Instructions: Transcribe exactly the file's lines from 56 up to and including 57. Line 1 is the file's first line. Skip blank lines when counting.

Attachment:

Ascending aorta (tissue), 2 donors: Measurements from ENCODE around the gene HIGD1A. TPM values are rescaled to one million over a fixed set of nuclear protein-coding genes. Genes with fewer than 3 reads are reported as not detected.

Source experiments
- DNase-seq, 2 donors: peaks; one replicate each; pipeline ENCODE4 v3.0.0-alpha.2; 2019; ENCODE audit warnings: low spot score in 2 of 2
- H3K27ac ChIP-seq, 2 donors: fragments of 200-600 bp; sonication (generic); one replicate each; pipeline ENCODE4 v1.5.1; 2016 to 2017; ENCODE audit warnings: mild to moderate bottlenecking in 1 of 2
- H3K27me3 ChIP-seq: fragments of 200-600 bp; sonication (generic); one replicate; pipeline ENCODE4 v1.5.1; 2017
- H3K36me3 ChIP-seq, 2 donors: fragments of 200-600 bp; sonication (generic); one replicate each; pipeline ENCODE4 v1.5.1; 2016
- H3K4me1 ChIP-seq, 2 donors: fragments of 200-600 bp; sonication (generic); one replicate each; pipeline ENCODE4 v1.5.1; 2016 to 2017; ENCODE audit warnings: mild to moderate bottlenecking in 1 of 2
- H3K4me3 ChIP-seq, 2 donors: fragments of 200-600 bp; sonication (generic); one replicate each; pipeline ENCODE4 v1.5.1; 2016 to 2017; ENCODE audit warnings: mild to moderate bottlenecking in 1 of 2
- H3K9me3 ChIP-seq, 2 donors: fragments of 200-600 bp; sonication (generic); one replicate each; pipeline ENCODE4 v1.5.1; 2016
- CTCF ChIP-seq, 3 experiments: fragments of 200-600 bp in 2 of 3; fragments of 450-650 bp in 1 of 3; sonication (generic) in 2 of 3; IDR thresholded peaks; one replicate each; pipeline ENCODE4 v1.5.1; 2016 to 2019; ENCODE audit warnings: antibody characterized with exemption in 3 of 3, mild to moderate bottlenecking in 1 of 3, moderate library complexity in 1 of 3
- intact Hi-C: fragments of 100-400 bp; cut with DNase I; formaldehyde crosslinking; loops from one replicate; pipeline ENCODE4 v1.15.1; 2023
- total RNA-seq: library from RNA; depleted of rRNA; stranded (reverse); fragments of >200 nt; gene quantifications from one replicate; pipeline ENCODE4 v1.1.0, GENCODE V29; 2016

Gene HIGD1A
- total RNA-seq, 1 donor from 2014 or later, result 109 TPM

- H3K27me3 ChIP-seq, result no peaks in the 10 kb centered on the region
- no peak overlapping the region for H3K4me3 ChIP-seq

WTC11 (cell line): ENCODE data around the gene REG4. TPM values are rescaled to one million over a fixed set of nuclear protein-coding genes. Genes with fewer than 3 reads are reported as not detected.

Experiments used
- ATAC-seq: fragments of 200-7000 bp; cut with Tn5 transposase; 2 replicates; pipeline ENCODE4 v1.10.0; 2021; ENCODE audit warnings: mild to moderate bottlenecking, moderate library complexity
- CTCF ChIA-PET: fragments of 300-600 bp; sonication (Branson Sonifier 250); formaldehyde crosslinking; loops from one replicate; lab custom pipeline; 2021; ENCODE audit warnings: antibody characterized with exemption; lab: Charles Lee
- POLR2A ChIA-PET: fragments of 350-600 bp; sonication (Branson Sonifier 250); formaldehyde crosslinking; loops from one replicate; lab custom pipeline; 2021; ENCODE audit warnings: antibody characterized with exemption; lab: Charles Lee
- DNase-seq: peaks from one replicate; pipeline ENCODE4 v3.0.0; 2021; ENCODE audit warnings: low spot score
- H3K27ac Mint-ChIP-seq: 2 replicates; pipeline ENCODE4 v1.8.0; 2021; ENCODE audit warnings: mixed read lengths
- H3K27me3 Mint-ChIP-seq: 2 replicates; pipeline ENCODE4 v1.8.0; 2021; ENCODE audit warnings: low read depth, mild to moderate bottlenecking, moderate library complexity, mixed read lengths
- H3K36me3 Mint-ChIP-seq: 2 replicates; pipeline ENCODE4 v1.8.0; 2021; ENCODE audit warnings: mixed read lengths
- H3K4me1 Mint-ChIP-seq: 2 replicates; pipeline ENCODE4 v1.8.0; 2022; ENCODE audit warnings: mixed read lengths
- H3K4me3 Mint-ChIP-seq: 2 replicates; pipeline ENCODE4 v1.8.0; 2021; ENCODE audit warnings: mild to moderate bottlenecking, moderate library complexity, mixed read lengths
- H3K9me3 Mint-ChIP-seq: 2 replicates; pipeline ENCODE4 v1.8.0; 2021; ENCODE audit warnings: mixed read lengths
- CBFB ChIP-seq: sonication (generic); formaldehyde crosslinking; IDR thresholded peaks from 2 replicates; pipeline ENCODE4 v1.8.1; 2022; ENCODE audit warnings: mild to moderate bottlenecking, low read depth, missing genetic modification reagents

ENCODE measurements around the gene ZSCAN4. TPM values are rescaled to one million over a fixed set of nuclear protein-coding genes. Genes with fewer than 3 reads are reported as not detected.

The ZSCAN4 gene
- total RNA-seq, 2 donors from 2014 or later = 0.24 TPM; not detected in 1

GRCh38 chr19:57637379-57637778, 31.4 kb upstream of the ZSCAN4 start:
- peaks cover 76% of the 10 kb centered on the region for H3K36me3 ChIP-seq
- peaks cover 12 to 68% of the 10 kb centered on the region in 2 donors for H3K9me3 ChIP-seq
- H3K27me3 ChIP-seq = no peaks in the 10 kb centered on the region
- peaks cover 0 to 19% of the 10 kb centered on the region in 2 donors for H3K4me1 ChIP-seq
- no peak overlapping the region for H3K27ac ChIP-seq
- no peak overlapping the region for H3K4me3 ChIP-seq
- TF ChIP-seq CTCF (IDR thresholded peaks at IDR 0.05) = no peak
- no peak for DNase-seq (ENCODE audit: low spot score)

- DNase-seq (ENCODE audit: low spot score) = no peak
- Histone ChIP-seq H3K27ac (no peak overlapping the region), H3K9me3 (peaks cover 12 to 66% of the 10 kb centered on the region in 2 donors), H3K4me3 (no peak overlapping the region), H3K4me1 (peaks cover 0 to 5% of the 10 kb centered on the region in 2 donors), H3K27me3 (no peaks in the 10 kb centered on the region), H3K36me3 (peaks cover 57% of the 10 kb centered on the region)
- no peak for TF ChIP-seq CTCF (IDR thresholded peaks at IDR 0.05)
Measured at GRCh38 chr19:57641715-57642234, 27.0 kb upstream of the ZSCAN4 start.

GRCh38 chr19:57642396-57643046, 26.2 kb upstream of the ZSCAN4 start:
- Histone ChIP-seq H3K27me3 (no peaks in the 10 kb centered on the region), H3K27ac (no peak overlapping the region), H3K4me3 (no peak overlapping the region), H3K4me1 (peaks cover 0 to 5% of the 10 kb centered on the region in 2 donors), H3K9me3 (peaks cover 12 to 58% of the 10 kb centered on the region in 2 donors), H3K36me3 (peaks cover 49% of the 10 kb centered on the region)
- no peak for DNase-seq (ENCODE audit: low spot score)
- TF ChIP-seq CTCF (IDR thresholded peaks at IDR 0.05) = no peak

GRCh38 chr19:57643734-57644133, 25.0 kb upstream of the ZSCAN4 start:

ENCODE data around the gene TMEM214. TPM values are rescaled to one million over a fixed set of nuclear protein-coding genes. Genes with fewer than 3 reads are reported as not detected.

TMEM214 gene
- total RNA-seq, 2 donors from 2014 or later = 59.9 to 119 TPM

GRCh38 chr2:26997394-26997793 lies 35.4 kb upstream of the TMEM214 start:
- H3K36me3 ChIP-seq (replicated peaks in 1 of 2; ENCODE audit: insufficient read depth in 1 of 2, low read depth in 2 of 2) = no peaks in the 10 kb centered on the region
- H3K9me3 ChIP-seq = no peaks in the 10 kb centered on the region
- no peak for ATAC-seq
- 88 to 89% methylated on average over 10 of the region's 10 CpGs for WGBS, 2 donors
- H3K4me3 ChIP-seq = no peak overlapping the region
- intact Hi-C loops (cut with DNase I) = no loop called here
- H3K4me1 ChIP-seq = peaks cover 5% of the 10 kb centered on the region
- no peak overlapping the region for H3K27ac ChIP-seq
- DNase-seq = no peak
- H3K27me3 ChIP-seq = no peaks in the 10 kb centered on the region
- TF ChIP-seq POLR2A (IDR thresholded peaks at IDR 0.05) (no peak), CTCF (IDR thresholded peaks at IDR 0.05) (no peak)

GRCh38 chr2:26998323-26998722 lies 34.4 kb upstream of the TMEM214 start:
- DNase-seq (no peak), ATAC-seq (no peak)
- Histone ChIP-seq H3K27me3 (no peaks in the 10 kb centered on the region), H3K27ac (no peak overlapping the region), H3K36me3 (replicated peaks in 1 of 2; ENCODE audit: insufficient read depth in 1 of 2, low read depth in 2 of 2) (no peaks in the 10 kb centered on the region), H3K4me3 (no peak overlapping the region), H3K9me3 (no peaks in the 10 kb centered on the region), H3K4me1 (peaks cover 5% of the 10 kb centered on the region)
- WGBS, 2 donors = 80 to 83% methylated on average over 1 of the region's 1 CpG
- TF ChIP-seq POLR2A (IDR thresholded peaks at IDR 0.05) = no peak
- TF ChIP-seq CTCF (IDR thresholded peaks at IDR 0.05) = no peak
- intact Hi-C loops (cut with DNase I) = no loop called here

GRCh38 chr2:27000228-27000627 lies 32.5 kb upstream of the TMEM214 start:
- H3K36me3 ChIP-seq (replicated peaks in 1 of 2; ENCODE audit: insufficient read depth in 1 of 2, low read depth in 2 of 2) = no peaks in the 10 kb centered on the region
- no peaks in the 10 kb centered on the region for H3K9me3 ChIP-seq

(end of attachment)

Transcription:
- H3K9me3 ChIP-seq = no peaks in the 10 kb centered on the region
- no peak for ATAC-seq